Imagine one of those Russian dolls, except that each time you open a doll up, you find a larger one inside, TARDIS-style.
Welcome to my afternoon.
It started off as a support request. A user was complaining that when they tried to disable a Confluence plugin, they were getting back a NullPointerException. I verified the error and re-filed it in Jira as a bug report.
“Easy”, I thought as I checked out the latest stable source and opened up IDEA. “NullPointerExceptions are easy. I’ll just fix it up so it does the right thing with null. Two-line fix, one-file patch, the user gets a happy new year.”
Except the error wasn’t in Confluence. It was in Seraph, our open-source web security framework. Which meant I’d have to add my two-line fix to Seraph, tag a new version, upload the new version to the repository and update the dependencies in Confluence. Oh well, a jar file still counts as a one-file patch, right?
It wasn’t going to be a two-line fix, either. The NullPointerException wasn’t just a simple missing guard-clause, it was a symptom of something bigger. The Confluence code was attempting to tell Seraph to do something it’d never been designed to do, and Seraph wouldn’t have a bar of it. “OK, I can still fix this”, I thought. I’d have rolled my sleeves up and got to work, but that would have looked a little stupid in a t-shirt.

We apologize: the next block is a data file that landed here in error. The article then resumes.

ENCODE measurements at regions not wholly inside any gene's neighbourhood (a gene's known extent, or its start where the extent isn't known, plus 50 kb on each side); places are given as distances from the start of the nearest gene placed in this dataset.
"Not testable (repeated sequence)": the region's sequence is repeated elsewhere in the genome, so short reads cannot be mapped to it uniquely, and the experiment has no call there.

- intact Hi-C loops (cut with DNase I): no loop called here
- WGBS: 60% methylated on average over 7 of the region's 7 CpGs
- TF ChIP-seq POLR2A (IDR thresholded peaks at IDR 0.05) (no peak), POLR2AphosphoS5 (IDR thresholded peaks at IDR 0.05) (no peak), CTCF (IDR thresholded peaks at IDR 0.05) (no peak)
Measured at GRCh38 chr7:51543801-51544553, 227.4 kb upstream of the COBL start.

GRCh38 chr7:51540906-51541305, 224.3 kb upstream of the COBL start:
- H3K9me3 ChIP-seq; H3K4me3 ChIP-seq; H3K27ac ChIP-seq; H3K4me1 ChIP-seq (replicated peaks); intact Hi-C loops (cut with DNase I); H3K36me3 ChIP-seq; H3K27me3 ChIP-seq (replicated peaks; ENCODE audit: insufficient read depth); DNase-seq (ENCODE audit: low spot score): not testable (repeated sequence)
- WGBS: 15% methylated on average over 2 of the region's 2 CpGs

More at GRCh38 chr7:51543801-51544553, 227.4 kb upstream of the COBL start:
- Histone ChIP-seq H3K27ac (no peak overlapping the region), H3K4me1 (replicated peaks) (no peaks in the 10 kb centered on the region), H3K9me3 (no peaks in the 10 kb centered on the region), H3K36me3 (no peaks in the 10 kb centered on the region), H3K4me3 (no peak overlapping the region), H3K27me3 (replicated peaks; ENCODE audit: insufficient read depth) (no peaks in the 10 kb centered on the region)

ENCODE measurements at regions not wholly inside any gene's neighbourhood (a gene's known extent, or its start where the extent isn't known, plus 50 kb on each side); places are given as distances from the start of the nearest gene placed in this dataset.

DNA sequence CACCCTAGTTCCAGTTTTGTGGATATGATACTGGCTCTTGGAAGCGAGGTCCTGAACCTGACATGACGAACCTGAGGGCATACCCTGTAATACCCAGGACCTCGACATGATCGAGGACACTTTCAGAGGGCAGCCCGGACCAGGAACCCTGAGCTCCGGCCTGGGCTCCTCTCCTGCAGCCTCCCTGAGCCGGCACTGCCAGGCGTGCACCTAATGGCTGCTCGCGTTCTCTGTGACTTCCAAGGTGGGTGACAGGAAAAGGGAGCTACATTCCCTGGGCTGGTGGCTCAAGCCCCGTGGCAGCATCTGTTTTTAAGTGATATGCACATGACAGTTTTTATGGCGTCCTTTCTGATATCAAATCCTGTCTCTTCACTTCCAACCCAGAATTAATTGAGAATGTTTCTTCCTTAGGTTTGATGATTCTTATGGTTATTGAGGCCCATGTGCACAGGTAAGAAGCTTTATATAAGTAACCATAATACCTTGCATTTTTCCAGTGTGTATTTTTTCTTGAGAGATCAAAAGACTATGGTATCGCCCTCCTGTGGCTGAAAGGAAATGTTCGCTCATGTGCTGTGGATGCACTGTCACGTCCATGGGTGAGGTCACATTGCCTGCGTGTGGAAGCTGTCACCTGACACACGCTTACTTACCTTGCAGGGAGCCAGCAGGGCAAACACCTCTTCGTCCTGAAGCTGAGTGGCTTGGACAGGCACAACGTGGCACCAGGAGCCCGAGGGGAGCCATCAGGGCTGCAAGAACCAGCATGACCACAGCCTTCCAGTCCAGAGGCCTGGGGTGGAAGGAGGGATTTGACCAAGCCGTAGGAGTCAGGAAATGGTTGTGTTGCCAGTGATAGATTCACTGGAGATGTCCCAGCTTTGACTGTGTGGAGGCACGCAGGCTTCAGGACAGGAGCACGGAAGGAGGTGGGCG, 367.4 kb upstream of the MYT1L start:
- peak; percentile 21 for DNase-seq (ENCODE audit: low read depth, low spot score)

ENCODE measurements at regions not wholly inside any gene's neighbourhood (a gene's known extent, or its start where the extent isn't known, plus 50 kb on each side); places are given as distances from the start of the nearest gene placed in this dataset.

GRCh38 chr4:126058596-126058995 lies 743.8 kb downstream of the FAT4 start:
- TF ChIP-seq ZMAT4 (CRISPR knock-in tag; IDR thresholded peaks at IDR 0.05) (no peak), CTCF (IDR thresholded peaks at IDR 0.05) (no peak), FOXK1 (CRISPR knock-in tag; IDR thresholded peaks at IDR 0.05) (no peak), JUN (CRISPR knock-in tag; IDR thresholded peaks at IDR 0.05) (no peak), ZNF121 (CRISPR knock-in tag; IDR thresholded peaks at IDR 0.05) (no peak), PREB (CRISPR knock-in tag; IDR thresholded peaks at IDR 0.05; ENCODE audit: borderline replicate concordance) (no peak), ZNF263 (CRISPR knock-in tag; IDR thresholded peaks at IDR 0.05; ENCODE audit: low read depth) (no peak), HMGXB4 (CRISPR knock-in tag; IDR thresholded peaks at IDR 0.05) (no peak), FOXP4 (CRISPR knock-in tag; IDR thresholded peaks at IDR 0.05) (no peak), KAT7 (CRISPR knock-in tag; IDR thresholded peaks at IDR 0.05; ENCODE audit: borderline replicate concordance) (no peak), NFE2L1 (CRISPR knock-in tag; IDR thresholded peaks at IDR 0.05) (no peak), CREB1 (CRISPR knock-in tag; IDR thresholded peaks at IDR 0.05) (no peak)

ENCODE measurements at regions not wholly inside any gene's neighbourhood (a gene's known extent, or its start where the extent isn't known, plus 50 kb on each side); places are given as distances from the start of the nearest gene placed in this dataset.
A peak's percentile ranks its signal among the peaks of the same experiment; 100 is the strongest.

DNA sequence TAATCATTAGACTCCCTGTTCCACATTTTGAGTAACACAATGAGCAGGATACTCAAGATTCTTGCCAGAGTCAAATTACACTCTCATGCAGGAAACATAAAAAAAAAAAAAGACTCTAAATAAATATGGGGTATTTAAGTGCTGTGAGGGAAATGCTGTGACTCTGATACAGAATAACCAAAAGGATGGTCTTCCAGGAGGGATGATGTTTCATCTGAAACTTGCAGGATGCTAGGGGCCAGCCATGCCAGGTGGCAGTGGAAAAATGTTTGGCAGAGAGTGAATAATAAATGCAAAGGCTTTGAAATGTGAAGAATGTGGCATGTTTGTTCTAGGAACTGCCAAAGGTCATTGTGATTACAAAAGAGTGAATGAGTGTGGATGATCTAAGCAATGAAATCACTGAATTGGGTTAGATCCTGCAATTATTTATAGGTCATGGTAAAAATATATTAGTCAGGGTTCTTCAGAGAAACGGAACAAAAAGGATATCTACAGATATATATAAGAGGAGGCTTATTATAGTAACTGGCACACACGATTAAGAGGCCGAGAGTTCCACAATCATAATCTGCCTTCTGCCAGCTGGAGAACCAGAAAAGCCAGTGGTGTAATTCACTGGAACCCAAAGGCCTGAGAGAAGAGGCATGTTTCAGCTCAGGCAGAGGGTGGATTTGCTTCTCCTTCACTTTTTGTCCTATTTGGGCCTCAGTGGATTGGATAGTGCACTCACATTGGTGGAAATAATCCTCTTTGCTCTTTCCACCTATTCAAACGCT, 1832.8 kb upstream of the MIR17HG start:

Tests coded, fix written, tests green. Time to check everything in and tag. This is the point that I remembered something had changed since I last worked on Seraph. In the intervening time, the whole project had been moved from CVS to Subversion. Oh look. Open it up and there’s another doll inside. And this one’s got fangs!
* Download OSX Subversion packages
* Look up on the extranet how to log into our SVN server.
* Look up on the extranet how to check things out of SVN.
* Re-apply my fixes.
* Guess how to commit my fixes back to SVN
* Google for a way to tag the revision
Phew. Done. Now I can update Confluence, run the tests and I’m done.
Build scripts.
When we build the source distribution for Confluence, we bundle in the source of the relevant Atlassian libraries. Our ever-so-nifty automated build script pulls the appropriate versions of each project out of CVS. Except, of course, Seraph isn’t in CVS any more, and the build scripts don’t speak SVN at all.
When a programmer tells you they can fix something in five minutes, don’t believe a word.

The Development Cascade